What role does the media play in supporting conspiracy theories? What causes some people to be more susceptible to conspiracies? In this article, the authors explore conspiracy thinking and the media, in particular right-wing media. Check out the abstract below, and then click through to the main article to learn more:
Conspiracy thinking and the role of media use: Exploring the antecedents of conspiratorial predispositions
Peer-reviewed research by: Jesper Strömbäck, Elena Broda, Salma Bouchafra, Sofia Johansson, Gregor Rettenegger, and Elina Lindgren
In contrast to beliefs in specific conspiracy theories, conspiratorial predispositions refer to people’s propensity to view the world in conspiratorial terms. As such, they are one of the most important antecedents of beliefs in specific conspiracy theories. Understanding the antecedents of conspiratorial predispositions is hence important. Despite this, there is still only limited research on the antecedents of conspiratorial predispositions. Previous research has also not taken the role of media use into account, even though media constitute the most important source of politically and societally information. To remedy this, in the current study we use a large-scale panel study in Sweden to investigate the antecedents of conspiratorial predispositions, with a particular focus on the role of media use. Among other things, the results show that use of right-wing political alternative media is one of the most important antecedents of conspiratorial predispositions, even when accounting for ideological leaning and ideological extremity.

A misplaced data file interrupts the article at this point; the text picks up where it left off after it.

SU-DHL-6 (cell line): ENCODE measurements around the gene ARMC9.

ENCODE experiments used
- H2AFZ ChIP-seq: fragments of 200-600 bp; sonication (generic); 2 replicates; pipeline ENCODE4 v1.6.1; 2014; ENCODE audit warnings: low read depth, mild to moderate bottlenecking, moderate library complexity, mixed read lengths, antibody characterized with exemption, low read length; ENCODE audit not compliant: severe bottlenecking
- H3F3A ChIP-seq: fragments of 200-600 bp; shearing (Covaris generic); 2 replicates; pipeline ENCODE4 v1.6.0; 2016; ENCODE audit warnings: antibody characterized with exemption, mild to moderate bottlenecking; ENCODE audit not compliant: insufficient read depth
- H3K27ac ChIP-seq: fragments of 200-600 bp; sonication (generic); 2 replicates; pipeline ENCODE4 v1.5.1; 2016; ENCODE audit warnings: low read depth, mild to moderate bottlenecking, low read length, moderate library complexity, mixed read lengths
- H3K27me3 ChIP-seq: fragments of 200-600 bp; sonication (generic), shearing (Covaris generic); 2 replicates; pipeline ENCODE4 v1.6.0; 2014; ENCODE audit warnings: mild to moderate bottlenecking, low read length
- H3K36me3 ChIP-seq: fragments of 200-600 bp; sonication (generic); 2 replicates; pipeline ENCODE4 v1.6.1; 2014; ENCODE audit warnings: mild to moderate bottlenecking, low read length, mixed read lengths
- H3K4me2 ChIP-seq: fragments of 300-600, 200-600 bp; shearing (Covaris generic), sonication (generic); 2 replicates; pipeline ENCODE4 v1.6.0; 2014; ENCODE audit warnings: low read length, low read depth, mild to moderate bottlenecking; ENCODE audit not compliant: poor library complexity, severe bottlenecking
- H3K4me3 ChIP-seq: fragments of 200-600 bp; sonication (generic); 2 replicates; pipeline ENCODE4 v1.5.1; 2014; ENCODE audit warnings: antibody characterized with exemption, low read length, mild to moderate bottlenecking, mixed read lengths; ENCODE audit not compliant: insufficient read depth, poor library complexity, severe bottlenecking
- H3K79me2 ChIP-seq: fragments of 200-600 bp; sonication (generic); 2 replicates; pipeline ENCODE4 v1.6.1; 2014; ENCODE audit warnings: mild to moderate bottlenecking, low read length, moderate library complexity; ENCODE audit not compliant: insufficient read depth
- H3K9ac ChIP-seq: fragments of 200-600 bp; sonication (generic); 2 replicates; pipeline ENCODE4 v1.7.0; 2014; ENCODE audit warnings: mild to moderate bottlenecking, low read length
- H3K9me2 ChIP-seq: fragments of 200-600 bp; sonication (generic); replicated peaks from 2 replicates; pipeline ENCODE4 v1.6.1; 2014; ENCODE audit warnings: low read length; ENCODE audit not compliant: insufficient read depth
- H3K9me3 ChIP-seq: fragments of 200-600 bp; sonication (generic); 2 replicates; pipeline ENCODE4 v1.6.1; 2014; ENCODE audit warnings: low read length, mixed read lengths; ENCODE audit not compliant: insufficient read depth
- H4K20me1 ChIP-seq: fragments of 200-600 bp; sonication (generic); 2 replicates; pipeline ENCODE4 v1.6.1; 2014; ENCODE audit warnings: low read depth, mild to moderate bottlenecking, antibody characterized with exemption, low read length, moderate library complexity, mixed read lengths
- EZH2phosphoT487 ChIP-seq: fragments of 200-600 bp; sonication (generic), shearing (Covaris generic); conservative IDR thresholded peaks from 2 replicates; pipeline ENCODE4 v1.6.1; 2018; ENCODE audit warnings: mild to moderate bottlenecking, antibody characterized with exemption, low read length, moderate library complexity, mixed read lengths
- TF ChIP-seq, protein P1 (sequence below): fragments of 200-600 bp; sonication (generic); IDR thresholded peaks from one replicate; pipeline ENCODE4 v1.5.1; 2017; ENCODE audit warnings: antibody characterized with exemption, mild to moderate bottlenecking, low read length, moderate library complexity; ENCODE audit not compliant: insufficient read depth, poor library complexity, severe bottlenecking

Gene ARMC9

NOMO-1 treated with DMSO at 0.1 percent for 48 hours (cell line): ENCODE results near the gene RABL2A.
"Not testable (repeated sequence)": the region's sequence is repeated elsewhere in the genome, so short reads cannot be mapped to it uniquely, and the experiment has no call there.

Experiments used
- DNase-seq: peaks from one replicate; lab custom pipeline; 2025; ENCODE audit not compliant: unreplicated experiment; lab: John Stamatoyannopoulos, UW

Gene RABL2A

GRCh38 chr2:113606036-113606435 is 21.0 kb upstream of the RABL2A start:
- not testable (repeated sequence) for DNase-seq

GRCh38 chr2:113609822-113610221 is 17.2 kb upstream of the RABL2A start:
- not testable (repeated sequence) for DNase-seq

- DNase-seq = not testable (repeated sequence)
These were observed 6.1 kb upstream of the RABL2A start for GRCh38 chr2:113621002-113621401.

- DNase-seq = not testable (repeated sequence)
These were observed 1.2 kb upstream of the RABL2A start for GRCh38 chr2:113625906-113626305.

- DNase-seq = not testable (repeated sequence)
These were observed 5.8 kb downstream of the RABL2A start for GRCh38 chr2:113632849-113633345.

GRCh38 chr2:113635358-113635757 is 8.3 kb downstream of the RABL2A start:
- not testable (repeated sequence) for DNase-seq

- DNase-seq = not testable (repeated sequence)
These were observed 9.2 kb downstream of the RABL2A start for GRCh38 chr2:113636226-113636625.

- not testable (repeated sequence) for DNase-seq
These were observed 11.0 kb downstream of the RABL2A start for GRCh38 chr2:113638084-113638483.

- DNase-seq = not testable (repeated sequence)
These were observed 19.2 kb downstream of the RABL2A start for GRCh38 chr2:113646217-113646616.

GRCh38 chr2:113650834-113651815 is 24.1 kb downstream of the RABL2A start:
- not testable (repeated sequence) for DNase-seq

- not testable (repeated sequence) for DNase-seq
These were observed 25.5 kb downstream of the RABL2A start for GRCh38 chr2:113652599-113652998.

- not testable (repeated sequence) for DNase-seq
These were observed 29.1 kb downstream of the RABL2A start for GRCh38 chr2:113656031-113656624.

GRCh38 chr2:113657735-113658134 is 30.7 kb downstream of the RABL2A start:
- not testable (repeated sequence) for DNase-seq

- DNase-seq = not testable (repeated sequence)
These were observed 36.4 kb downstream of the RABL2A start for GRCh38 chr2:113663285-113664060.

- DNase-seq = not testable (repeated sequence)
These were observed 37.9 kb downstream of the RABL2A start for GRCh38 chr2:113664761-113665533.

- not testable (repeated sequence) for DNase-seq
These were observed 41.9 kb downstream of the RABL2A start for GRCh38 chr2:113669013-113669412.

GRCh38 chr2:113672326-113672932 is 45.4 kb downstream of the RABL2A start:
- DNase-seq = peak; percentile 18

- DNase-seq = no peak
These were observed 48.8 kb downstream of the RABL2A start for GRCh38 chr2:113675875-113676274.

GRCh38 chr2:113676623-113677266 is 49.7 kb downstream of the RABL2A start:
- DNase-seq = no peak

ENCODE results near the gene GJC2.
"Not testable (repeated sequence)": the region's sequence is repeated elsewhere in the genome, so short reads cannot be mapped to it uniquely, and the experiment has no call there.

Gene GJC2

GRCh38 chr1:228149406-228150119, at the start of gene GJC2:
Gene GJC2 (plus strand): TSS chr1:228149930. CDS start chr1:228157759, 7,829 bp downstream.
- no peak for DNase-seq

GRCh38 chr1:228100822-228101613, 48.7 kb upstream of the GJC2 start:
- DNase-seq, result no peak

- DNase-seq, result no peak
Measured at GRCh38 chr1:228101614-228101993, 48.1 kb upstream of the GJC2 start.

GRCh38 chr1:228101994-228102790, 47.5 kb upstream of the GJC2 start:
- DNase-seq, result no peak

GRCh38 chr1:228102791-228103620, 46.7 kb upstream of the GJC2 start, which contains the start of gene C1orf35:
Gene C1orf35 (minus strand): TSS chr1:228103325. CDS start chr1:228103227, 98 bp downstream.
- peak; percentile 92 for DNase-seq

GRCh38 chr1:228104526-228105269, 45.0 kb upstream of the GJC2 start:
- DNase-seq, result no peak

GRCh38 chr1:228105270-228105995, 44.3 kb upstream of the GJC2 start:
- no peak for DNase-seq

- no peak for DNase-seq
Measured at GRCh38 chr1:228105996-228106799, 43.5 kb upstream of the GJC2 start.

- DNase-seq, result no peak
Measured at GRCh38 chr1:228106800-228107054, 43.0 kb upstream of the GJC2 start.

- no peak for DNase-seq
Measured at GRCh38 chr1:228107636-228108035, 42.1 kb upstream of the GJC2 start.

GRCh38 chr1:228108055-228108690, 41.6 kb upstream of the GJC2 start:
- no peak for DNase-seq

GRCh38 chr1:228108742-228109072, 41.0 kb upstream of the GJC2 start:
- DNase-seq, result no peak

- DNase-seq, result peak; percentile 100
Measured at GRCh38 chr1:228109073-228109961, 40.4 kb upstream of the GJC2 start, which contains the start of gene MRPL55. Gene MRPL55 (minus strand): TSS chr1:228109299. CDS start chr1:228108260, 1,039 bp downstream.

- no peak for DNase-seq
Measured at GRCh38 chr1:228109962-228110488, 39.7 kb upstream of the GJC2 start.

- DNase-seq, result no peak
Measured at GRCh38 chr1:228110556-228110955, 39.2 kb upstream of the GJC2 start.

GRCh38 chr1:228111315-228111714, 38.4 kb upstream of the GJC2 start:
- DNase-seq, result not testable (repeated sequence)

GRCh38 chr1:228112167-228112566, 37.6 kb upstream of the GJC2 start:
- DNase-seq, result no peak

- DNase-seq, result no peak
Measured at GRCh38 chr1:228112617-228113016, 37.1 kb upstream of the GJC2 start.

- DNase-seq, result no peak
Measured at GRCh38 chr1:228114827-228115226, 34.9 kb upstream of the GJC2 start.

Click here to read the full open-access article, published in 2023 in the European Journal of Communication.
Full Reference //
Strömbäck, J., Broda, E., Bouchafra, S., Johansson, S., Rettenegger, G., & Lindgren, E. (2023). Conspiracy thinking and the role of media use: Exploring the antecedents of conspiratorial predispositions. European Journal of Communication, 38(3), 255–271.
This article is licensed under a Creative Commons Attribution 4.0 International (CC BY 4.0).Knowledge Stitch amplifies open-access peer-reviewed academic research. If you have research you would like readers to check out, click here to suggest your work.